Wrapping it up:

If you want to deepen the connection with your body show respect for its natural healing mechanisms when you catch a cold.

Allow yourself to rest and help the healing process by eating less solid food, drinking loads of fresh juices and herbal tea, and taking natural remedies like garlic or ginger. 

And do not judge or reprimand yourself for getting sick.

Accept it and observe whatever happens in your body, reminding yourself that in a couple of days you’ll feel better.

Do this little mindfulness practice and you’ll deepen your connection with your body and your inner voice.

With all my love, 


P.S. I am feeling a bit better now that I’ve shared this thoughts with you. Take care! 🙂 



Negative Emotions – Why You Should Not Repress Them and How To Use Them To Reconnect With Your Intuition – Part I – Anger

How to handle negative emotions - part 1

If you’ve been following the previous blog posts you should have a clear picture of what if feels like for you when you are in tune with your intuition, and also how it feels when your inner voice warns you that you are off-track

In today’s post we go in depth studying negative emotions and how to handle them so they can become a tool for your evolution. 

Forced Positive Thinking = Sugar Coating Your Shit Instead of Owning It

From my experience, especially in the last decades or so, there has been a lot of confusion around “positive thinking” and “positive psychology”, “visualisation” and so on. 

Many people got the idea that “if I just force my self to think positive I will be able to get over the anger” which to me sounds like hiding the garbage under the rug. 

At the other extreme are those who encourage expressing and manifesting your negative emotions in a controled and safe environment, like hitting pillows or a punching bag.

In extreme cases and for short periods of time, these approaches can help you. 

I experienced both of them, and yes, it feels good to hit a punching bag for a few minutes. And it’s helpful to repeat myself a soothing phrase when I feel I’m on the verge of acting out in a distructive way. 

But, for the long term, these approaches don’t work very well. They are OK solutions for short term situations, once you’re already in the grip of a disturbing emotion. 

But what if I told you there is another way? What if you can learn what these so called negative emotions are trying to tell you and then you can choose to act upon or not in a conscious manner?

How To Understand and Own Your Negative Emotions. First Step: Take The Elevator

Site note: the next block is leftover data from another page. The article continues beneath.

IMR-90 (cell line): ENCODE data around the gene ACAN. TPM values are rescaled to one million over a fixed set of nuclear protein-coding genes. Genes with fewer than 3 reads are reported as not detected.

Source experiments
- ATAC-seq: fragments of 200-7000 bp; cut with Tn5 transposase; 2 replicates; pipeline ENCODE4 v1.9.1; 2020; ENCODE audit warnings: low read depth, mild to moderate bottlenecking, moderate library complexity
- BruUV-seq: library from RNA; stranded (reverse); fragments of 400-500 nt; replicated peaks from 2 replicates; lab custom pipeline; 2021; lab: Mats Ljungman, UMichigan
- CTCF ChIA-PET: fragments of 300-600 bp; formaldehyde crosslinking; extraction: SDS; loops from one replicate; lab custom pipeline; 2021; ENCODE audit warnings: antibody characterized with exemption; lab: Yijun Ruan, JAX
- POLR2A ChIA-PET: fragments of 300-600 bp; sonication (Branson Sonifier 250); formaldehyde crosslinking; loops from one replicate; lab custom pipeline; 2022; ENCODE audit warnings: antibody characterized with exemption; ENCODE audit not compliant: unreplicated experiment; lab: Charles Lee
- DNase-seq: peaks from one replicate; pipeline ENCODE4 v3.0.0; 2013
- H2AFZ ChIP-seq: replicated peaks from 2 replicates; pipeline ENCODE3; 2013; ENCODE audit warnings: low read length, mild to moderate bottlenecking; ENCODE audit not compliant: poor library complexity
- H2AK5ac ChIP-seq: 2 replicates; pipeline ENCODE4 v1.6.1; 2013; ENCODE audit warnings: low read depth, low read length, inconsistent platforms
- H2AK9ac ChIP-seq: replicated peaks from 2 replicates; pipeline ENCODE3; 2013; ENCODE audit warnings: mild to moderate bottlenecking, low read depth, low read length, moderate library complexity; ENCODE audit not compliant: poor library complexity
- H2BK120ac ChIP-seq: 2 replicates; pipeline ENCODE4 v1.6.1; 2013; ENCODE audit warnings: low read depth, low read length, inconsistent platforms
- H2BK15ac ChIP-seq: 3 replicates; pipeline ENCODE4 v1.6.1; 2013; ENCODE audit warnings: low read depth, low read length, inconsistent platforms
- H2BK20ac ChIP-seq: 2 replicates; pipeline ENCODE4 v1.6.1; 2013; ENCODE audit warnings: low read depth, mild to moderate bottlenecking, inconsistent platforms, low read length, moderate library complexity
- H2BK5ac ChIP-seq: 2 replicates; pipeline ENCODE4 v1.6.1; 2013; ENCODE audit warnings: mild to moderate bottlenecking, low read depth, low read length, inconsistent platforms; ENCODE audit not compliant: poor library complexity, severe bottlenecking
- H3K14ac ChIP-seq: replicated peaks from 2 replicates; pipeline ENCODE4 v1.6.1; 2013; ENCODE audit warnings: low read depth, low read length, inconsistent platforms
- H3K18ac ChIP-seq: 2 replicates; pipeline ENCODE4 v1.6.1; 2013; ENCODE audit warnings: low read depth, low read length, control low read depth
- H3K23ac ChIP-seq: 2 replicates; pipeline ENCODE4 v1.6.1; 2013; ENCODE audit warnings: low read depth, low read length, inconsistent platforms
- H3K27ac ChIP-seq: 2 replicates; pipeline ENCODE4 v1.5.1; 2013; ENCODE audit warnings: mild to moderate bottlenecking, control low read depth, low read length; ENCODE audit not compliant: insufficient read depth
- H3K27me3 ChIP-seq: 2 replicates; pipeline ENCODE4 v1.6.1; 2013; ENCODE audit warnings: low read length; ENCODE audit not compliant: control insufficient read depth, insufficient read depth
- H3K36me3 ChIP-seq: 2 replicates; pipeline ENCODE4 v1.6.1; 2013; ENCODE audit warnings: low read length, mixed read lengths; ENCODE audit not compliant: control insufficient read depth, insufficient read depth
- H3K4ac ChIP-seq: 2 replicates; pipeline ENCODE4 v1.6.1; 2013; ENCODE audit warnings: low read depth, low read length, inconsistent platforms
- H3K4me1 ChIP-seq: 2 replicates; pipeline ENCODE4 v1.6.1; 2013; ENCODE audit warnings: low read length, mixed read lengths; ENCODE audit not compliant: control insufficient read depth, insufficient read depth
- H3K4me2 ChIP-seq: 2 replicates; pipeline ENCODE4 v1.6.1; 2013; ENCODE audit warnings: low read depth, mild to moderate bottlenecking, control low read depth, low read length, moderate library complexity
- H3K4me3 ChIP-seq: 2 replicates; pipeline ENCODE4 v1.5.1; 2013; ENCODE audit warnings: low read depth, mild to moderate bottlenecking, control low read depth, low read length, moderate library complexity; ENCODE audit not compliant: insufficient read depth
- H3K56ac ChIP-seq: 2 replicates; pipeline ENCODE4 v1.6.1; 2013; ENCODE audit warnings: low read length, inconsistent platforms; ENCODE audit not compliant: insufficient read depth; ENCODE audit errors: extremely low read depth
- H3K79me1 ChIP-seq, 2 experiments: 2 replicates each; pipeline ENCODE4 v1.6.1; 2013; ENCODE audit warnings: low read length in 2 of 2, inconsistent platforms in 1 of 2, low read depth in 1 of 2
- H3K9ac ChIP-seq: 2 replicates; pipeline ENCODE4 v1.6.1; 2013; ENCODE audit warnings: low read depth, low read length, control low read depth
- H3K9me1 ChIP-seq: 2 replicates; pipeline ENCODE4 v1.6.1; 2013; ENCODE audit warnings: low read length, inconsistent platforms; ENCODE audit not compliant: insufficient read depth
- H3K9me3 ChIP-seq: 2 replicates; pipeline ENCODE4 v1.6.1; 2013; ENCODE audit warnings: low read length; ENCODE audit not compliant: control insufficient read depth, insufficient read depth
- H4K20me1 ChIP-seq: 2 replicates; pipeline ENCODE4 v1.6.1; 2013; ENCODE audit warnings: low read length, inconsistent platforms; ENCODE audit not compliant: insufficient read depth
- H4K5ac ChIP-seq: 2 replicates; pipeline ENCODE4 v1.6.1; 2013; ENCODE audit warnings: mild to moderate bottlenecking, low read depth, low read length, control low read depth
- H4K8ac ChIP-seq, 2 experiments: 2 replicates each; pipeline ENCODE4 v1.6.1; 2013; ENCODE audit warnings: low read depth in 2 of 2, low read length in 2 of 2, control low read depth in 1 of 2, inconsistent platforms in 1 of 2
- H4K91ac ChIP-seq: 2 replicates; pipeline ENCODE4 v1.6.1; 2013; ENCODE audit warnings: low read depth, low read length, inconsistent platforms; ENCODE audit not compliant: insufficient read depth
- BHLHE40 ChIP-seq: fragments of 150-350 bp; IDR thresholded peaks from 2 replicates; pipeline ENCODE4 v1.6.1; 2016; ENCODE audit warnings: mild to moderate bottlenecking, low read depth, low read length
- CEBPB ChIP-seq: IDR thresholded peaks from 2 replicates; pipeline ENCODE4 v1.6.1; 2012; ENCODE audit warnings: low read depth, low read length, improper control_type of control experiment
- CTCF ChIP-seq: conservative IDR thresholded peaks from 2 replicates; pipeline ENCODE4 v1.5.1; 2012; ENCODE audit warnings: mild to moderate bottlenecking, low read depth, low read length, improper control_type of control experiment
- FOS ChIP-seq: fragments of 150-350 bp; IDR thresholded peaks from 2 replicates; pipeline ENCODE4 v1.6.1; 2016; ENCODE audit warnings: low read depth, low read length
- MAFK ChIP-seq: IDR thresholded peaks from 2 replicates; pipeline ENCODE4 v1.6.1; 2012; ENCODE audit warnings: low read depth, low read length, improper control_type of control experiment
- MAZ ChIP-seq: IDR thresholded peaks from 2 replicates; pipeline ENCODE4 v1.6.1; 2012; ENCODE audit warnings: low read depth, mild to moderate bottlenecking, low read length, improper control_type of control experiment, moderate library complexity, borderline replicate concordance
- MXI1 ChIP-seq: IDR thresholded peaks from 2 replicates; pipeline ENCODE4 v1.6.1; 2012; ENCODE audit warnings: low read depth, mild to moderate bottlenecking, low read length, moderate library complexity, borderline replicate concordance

No, I’m not talking about a real elevator, but a metaphorical one. 

Lemme explain. In order to understand what your negative emotions are trying to tell you from the perspective of your soul, you need to step outside yourself.

Imagine you’re taking an elevator that gets you a few floors up. Are you there yet? Good. Now look down at the situation you’re in.  Tadaaa! you now have a bigger perspective on it. 

This bigger and higher perspective is essential to help you detach from the grip of any negative emotion. 

You don’t deny it or repress it, and you aren’t feeding it with energy neither. 

You just create a small gap or buffer which will allow you to take a conscious action. Another way of creating this buffer is to think of your negative emotions as guests. 

Second Step: Think of Your Negative Emotions as Guests in Your House.

You can choose wether you welcome them and give them food and water or even a glass of wine, or 

keep them outside your house and not give them any cookies.

Now that we know what we need to do in order to not totaly fall in the grip of our negative emotions, we can start studying them one by one. 

In this approach that I suggest you’ll try and descipher their hidden message from the perspective of your soul’s mission. 

Your Guest Today is Good Ol’ Fashioned Anger.

Anger comes in many forms in your house, and its basic function is to protect you from harm. 

How Does Anger Build Up On Itself Over and Over Again and Why?

Biologically, whenever you get angry your body releases stress hormones that keep you in the “fight or flight” state for hours, even after the event that triggered that state has passed. 

And with every new trigger that puts you again in a fighting mode, your body flushes a new wave of hormones into your blood stream to keep you ready to either fight or run the hell out of there. 

This basic system is what kept us alive in ancient times, when we were litterally facing death multiple times a day.